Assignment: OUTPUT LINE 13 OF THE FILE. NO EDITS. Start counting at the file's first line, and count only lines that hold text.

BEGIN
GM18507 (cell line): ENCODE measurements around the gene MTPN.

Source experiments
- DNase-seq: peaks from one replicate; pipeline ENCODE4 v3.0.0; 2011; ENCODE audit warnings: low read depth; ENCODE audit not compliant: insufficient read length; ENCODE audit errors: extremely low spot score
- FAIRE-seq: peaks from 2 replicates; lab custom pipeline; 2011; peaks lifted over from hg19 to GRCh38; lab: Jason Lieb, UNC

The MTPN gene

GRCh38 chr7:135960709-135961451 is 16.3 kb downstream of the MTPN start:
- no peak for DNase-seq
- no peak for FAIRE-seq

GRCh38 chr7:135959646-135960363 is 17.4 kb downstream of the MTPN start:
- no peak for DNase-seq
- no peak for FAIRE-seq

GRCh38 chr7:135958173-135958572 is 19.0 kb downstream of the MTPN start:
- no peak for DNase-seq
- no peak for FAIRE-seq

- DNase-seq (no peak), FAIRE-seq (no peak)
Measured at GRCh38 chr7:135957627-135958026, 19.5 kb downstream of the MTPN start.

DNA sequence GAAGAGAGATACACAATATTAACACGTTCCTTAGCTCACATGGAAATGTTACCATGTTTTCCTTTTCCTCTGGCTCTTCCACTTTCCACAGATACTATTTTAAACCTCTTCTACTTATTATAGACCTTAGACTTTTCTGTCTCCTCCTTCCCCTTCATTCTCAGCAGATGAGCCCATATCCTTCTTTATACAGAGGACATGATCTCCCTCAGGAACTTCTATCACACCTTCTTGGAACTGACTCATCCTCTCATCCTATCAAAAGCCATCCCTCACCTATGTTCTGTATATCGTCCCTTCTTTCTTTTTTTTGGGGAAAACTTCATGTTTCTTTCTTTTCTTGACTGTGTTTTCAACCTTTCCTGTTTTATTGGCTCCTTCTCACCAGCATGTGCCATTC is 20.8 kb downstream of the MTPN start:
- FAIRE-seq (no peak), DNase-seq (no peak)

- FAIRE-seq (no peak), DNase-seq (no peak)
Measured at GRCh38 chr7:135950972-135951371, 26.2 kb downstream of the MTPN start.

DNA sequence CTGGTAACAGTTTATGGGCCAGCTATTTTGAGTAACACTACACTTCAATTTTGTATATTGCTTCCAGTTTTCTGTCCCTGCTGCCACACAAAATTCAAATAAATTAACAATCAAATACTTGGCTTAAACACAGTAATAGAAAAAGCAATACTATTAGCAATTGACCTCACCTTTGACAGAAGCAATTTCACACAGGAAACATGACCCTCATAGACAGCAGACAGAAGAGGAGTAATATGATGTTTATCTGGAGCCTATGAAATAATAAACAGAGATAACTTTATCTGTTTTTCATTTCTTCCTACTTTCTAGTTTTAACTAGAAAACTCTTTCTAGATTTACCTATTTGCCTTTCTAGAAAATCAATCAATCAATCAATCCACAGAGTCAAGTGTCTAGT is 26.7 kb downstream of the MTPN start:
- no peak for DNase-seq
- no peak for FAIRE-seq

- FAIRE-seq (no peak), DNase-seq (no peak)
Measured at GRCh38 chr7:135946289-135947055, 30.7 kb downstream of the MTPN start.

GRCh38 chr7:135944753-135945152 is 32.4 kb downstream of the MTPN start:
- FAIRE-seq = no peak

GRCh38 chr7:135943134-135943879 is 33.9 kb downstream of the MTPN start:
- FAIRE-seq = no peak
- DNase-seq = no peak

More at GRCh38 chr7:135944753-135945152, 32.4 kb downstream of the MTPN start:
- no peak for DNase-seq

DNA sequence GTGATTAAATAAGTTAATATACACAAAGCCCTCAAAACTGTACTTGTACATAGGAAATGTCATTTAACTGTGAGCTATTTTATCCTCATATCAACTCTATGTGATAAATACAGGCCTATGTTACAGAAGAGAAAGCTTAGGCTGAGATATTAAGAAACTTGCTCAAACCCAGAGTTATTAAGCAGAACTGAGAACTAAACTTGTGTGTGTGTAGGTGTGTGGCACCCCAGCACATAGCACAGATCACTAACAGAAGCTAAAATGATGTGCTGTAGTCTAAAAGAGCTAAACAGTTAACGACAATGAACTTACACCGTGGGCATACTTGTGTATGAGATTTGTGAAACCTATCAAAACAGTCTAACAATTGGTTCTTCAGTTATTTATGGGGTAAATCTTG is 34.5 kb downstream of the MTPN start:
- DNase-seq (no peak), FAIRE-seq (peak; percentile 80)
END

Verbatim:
- no peak for DNase-seq